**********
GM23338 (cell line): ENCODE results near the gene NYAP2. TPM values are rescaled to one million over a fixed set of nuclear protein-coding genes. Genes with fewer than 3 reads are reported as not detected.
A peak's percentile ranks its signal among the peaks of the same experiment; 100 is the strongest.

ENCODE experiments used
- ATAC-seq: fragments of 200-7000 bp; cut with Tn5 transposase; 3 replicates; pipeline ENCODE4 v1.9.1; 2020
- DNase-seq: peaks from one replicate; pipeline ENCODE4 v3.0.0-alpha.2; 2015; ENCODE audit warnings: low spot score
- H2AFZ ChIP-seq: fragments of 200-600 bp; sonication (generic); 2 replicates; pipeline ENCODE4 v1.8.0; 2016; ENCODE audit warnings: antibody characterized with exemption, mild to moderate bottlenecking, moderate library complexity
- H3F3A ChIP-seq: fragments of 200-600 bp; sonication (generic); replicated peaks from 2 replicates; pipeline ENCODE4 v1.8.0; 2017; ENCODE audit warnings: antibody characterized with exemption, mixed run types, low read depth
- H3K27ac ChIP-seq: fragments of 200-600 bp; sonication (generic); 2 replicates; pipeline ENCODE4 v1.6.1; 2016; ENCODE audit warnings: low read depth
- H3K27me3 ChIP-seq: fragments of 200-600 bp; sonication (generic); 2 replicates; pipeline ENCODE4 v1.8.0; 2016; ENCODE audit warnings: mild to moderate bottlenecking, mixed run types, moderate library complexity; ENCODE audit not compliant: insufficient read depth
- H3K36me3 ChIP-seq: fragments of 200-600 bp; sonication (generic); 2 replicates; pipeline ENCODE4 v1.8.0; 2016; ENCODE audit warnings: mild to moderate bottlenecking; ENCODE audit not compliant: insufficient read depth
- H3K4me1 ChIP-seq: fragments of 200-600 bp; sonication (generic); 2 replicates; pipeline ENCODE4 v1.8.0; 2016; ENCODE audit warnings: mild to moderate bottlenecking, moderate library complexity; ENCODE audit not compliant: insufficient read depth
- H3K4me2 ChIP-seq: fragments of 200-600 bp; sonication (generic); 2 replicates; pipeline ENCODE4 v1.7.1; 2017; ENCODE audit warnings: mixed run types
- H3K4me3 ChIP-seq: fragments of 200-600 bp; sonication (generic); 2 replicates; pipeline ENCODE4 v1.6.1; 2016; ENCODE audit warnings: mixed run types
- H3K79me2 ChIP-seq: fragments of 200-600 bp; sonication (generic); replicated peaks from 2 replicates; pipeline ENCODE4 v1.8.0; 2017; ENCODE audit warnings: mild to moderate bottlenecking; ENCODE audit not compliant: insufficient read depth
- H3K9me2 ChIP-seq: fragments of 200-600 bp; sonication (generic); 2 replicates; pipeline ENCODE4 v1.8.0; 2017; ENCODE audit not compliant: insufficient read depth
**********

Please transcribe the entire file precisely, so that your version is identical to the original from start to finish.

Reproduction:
GM23338 (cell line): ENCODE results near the gene NYAP2. TPM values are rescaled to one million over a fixed set of nuclear protein-coding genes. Genes with fewer than 3 reads are reported as not detected.
A peak's percentile ranks its signal among the peaks of the same experiment; 100 is the strongest.

ENCODE experiments used
- ATAC-seq: fragments of 200-7000 bp; cut with Tn5 transposase; 3 replicates; pipeline ENCODE4 v1.9.1; 2020
- DNase-seq: peaks from one replicate; pipeline ENCODE4 v3.0.0-alpha.2; 2015; ENCODE audit warnings: low spot score
- H2AFZ ChIP-seq: fragments of 200-600 bp; sonication (generic); 2 replicates; pipeline ENCODE4 v1.8.0; 2016; ENCODE audit warnings: antibody characterized with exemption, mild to moderate bottlenecking, moderate library complexity
- H3F3A ChIP-seq: fragments of 200-600 bp; sonication (generic); replicated peaks from 2 replicates; pipeline ENCODE4 v1.8.0; 2017; ENCODE audit warnings: antibody characterized with exemption, mixed run types, low read depth
- H3K27ac ChIP-seq: fragments of 200-600 bp; sonication (generic); 2 replicates; pipeline ENCODE4 v1.6.1; 2016; ENCODE audit warnings: low read depth
- H3K27me3 ChIP-seq: fragments of 200-600 bp; sonication (generic); 2 replicates; pipeline ENCODE4 v1.8.0; 2016; ENCODE audit warnings: mild to moderate bottlenecking, mixed run types, moderate library complexity; ENCODE audit not compliant: insufficient read depth
- H3K36me3 ChIP-seq: fragments of 200-600 bp; sonication (generic); 2 replicates; pipeline ENCODE4 v1.8.0; 2016; ENCODE audit warnings: mild to moderate bottlenecking; ENCODE audit not compliant: insufficient read depth
- H3K4me1 ChIP-seq: fragments of 200-600 bp; sonication (generic); 2 replicates; pipeline ENCODE4 v1.8.0; 2016; ENCODE audit warnings: mild to moderate bottlenecking, moderate library complexity; ENCODE audit not compliant: insufficient read depth
- H3K4me2 ChIP-seq: fragments of 200-600 bp; sonication (generic); 2 replicates; pipeline ENCODE4 v1.7.1; 2017; ENCODE audit warnings: mixed run types
- H3K4me3 ChIP-seq: fragments of 200-600 bp; sonication (generic); 2 replicates; pipeline ENCODE4 v1.6.1; 2016; ENCODE audit warnings: mixed run types
- H3K79me2 ChIP-seq: fragments of 200-600 bp; sonication (generic); replicated peaks from 2 replicates; pipeline ENCODE4 v1.8.0; 2017; ENCODE audit warnings: mild to moderate bottlenecking; ENCODE audit not compliant: insufficient read depth
- H3K9me2 ChIP-seq: fragments of 200-600 bp; sonication (generic); 2 replicates; pipeline ENCODE4 v1.8.0; 2017; ENCODE audit not compliant: insufficient read depth